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Survey Shows Public Support for Hospital at Home Programs

Analysis  |  By Eric Wicklund  
   July 02, 2024

The poll of 1,000 U.S. adults finds strong support among those who have used the program, with more than 80% saying they’d use it again.

One of the more popular arguments for launching a hospital at home program is that patients prefer to be treated from the comfort of their own home rather than stay in a hospital. A new survey proves that point.

According to a survey of some 1,000 U.S. consumers aged 40 and older, more than 80% of respondents who have taken part in such a program have had a positive experience, and 84% said they’d participate in the program again to get home sooner.

By contrast, less than 2% reported a negative or very negative experience, and about 16% said they were not likely to try the program again.

The survey, sponsored by digital health company Vivalink, adds fuel to efforts to make Medicare guidelines and reimbursements for the program permanent, and to compel more providers and payers to support the program. Well over 300 health systems and hospitals across the country are receiving Medicare reimbursements under the Acute Hospital Care at Home (AHCaH) model developed by the Centers for Medicare & Medicaid Services (CMS), but CMS is on track to end that program after this year.

CMS support—especially the reimbursements—is crucial to the growth of the strategy. Many healthcare organizations launched AHCaH programs during the pandemic, when CMS unveiled the program to address overcrowded hospitals and inpatient staffing shortages. Without that support, many health systems and hospitals will likely shut down those programs to reduce costs and focus on more business-friendly services.

[Also read: House Committee Vote Gives Hope to Extending Telehealth, Hospital at Home Waivers.]

Proponents argue that hospital at home programs, also called acute care at home programs, can reduce costs by cutting down on expensive hospital-based services, and they will show improved clinical outcomes over the long run. That argument is based in part on the idea that patients are more comfortable at home and will be more likely to follow doctor’s orders and care plans. A more engaged patient, in turn, will heal better and more quickly.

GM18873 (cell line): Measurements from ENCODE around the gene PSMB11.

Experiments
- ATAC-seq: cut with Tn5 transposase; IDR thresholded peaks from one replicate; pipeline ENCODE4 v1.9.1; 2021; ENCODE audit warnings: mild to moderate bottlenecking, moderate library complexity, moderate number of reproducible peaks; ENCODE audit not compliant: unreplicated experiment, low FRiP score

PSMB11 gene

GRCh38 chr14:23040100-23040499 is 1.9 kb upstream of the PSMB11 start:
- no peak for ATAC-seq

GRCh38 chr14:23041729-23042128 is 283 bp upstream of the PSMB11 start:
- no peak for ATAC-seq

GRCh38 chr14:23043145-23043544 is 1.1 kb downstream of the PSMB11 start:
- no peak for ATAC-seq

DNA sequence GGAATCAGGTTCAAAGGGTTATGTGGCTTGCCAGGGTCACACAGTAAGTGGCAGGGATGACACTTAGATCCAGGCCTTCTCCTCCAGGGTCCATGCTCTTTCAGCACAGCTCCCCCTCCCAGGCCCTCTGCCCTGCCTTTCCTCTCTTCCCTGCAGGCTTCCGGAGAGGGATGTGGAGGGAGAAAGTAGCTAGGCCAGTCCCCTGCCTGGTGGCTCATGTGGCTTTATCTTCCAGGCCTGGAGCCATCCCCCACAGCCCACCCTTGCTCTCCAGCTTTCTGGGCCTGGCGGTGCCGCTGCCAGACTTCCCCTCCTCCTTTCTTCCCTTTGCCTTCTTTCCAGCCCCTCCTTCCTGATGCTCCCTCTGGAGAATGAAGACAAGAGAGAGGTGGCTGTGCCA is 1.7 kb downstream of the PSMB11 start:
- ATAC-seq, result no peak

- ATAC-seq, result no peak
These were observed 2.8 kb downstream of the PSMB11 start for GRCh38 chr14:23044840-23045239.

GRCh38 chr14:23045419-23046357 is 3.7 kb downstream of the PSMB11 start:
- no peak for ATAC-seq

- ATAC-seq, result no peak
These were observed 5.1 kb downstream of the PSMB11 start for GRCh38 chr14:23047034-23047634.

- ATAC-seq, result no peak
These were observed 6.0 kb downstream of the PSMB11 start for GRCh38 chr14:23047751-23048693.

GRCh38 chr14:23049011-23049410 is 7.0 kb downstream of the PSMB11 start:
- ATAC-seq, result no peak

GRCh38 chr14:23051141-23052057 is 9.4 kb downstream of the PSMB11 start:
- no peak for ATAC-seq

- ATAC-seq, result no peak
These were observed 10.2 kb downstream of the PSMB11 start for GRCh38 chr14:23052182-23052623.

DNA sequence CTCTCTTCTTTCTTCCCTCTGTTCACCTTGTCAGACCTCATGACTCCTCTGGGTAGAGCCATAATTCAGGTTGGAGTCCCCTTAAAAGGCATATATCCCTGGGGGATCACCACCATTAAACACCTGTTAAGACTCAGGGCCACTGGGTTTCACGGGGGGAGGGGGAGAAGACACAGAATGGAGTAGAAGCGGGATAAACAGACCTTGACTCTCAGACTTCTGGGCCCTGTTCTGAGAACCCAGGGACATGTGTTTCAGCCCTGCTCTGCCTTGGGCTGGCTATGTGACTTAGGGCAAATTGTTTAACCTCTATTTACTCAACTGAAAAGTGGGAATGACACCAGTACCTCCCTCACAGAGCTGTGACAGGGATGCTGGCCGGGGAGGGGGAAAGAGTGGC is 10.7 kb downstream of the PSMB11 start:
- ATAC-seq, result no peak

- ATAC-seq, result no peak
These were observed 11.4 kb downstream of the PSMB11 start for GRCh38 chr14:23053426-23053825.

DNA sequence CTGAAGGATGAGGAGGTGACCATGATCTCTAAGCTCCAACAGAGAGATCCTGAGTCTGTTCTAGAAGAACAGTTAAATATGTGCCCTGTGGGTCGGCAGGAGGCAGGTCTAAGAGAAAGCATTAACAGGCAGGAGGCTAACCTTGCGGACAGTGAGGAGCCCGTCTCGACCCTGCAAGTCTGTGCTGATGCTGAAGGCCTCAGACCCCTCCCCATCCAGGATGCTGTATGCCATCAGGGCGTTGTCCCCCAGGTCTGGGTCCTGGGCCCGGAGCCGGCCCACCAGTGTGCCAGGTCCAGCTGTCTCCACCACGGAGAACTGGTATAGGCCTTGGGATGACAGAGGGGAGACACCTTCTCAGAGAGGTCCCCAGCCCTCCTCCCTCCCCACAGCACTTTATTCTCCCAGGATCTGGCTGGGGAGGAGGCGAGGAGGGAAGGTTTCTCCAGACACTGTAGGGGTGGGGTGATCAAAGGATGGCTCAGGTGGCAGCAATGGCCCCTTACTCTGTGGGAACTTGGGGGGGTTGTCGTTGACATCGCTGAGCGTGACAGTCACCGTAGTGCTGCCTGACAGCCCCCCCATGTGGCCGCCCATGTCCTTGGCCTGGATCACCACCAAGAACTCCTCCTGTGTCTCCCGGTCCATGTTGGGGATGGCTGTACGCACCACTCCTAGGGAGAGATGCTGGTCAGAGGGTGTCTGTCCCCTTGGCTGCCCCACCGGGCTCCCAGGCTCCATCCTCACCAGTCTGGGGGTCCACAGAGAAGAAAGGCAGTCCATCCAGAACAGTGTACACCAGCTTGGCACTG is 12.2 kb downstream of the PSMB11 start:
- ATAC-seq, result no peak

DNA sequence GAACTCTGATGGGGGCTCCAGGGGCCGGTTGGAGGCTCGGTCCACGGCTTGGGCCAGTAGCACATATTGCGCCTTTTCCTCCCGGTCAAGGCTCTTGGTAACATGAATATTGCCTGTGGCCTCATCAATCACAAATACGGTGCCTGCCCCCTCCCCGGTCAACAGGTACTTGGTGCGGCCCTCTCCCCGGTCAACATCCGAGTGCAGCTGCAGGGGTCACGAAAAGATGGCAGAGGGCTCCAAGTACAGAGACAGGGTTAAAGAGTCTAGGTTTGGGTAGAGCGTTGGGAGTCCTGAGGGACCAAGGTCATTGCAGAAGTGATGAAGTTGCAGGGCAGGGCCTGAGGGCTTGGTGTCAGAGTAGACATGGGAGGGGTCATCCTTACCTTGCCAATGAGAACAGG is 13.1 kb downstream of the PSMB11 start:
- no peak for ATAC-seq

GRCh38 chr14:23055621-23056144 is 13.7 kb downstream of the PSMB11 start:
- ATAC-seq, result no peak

The survey finds that patients are indeed interested in staying in their own beds rather than a hospital room. For example. some 77% of those surveyed said they’d trust their doctor’s recommendation to take part in such a program. And the top reasons they’re willing to do so are the convenience and comfort of home (46%), avoiding exposure to infections in the hospital (23%), and confidence in remote patient monitoring (18%).

[Also read: Understanding the Value of the Home as a Healthcare Site.]

The reasons for taking part in a hospital at home program are surprisingly varied, and point to the potential for these programs to treat more patients. Some 30% were treated at home for infectious diseases or respiratory disorders—the reason CMS launched the program in the first place. Roughly 46%, meanwhile, were treated for heart-related conditions, and almost 38% were involved in cancer treatment or recovery.

In addition, almost 38% of respondents taking part in a hospital at home program were being treated for neurological disorders, and 34% were being treated for diabetes.

Finally, just under half of the respondents who had taken part in a hospital at home program said the RPM devices were easy to use, while the roughly 16% who said they wouldn’t use the program again cited difficult with the RPM devices as their biggest problem.

Eric Wicklund is the associate content manager and senior editor for Innovation at HealthLeaders.


Hundreds of health systems and hospitals have launched hospital at home programs since the pandemic to reduce stress on inpatient resources and give patients an opportunity to stay at home rather than in a hospital room.

Many programs rely on CMS guidelines and reimbursements, but those waivers are due to expire at the end of this year.

A new survey finds that many patients who have taken part in these programs were satisfied with the treatment and would do it again.

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